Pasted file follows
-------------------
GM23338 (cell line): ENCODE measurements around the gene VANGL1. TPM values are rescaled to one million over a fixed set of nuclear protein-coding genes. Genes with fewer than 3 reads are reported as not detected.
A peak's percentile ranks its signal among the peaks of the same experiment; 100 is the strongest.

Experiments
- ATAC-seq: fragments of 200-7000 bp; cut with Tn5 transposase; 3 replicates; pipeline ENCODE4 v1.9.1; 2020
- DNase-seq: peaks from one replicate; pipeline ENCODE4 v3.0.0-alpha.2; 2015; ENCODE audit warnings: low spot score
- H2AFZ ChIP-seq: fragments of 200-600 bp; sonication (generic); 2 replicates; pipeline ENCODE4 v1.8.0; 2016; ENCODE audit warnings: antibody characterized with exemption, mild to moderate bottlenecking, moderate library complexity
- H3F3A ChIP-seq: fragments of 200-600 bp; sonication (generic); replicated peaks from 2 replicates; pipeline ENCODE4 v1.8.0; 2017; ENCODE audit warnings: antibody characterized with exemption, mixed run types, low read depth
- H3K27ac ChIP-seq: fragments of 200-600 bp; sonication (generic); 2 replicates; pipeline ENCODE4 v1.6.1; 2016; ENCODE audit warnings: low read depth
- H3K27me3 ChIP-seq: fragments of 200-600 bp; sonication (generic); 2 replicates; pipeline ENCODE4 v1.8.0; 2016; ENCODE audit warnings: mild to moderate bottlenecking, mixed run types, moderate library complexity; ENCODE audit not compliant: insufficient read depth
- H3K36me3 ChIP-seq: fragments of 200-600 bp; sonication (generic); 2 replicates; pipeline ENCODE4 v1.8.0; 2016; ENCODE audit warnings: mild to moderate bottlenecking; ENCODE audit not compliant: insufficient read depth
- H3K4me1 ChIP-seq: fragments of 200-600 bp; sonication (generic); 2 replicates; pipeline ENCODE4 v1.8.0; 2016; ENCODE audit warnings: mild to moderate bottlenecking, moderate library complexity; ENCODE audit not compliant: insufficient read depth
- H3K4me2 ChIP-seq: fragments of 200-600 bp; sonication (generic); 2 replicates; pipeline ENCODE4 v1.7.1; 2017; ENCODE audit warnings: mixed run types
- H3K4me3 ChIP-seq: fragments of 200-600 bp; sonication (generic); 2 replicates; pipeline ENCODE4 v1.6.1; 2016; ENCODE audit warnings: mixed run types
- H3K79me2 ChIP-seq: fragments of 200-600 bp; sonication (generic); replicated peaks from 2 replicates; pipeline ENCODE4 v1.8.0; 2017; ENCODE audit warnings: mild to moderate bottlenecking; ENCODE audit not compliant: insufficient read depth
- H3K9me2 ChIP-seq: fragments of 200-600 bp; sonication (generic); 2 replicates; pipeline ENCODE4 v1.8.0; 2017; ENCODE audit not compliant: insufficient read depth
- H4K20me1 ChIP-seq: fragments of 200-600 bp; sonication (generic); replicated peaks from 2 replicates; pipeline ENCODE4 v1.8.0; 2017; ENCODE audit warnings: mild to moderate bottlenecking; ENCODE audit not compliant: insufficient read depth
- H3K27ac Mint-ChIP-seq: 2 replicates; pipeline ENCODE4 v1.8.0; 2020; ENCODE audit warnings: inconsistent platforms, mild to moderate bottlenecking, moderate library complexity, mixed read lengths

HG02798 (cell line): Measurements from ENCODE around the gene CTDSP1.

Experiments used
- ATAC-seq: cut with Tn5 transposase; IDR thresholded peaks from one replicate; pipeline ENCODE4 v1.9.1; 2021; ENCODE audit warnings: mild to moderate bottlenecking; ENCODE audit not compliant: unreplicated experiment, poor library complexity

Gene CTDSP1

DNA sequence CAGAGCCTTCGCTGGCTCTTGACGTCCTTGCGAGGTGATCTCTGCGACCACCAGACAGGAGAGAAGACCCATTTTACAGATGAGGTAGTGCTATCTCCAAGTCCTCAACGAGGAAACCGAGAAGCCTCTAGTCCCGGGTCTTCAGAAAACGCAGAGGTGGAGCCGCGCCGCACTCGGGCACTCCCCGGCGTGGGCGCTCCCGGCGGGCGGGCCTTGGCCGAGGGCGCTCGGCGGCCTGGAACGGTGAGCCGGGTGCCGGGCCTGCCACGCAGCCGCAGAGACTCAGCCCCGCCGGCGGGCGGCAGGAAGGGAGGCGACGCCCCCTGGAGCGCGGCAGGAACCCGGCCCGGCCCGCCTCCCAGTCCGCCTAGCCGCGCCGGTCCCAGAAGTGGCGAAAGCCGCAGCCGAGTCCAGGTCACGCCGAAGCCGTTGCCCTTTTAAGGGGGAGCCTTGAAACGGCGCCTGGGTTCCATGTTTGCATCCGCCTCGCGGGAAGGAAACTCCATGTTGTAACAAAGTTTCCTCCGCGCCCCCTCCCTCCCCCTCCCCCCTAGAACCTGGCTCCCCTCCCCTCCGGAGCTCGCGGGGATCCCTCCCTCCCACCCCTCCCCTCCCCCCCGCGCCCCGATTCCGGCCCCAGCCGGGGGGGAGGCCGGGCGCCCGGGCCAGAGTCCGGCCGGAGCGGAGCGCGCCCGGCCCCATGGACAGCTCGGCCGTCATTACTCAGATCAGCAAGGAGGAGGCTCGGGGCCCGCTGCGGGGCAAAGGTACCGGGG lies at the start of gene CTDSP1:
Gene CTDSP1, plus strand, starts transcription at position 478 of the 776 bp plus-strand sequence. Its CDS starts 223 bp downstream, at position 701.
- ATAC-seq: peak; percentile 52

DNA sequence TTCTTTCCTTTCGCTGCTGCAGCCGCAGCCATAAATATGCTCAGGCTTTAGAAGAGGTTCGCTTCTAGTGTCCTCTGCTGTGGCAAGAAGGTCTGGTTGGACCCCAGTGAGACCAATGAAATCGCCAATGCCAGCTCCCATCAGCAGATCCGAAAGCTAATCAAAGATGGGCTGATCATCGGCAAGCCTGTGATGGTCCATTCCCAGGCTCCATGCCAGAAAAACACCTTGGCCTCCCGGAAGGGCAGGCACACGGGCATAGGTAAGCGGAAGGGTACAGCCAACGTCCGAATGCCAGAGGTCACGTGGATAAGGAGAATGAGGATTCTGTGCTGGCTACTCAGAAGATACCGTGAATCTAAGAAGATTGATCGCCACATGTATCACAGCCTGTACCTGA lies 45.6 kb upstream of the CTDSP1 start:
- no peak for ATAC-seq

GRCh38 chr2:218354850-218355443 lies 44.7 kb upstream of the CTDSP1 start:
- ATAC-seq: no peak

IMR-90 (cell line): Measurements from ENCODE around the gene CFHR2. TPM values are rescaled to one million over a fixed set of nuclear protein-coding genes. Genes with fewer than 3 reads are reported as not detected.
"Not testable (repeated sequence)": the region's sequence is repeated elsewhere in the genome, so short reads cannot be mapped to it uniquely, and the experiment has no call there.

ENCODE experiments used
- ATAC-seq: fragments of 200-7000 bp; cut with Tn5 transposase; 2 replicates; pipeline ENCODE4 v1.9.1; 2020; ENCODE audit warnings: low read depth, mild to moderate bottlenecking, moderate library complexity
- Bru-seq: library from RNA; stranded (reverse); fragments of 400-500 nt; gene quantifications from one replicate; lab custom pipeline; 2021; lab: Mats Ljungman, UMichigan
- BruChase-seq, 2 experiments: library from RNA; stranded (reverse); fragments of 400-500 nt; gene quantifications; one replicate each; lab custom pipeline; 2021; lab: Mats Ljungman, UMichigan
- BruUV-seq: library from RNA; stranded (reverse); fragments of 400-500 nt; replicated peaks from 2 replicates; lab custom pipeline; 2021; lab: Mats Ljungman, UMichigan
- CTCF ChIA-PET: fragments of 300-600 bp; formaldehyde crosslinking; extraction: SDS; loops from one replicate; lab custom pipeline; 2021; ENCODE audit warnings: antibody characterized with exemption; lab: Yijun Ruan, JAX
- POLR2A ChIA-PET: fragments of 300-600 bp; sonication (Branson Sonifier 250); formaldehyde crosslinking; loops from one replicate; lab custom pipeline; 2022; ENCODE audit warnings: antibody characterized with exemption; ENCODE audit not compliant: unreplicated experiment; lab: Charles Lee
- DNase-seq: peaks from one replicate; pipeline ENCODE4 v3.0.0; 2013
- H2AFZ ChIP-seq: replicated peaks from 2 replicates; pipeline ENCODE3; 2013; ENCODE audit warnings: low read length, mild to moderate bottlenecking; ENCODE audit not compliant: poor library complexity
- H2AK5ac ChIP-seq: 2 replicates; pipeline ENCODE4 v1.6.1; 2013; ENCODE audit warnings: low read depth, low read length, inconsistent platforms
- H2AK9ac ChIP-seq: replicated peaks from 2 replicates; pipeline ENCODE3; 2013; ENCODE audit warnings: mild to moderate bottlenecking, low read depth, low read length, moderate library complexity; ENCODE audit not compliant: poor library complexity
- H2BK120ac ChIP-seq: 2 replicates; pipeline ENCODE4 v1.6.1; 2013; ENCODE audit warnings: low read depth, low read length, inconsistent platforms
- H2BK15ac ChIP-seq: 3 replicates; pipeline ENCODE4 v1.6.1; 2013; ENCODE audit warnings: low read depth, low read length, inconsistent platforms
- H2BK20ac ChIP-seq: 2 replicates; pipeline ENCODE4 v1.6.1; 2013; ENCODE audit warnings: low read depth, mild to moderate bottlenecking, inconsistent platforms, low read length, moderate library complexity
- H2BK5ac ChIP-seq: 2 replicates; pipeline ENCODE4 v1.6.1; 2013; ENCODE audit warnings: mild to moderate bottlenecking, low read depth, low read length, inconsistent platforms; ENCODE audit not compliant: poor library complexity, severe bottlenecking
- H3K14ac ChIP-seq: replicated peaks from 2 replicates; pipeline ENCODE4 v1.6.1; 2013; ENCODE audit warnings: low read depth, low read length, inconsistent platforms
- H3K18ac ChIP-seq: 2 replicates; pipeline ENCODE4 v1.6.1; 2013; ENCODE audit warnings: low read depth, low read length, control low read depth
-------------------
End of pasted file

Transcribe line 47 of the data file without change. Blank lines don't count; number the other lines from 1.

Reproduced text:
- H3K18ac ChIP-seq: 2 replicates; pipeline ENCODE4 v1.6.1; 2013; ENCODE audit warnings: low read depth, low read length, control low read depth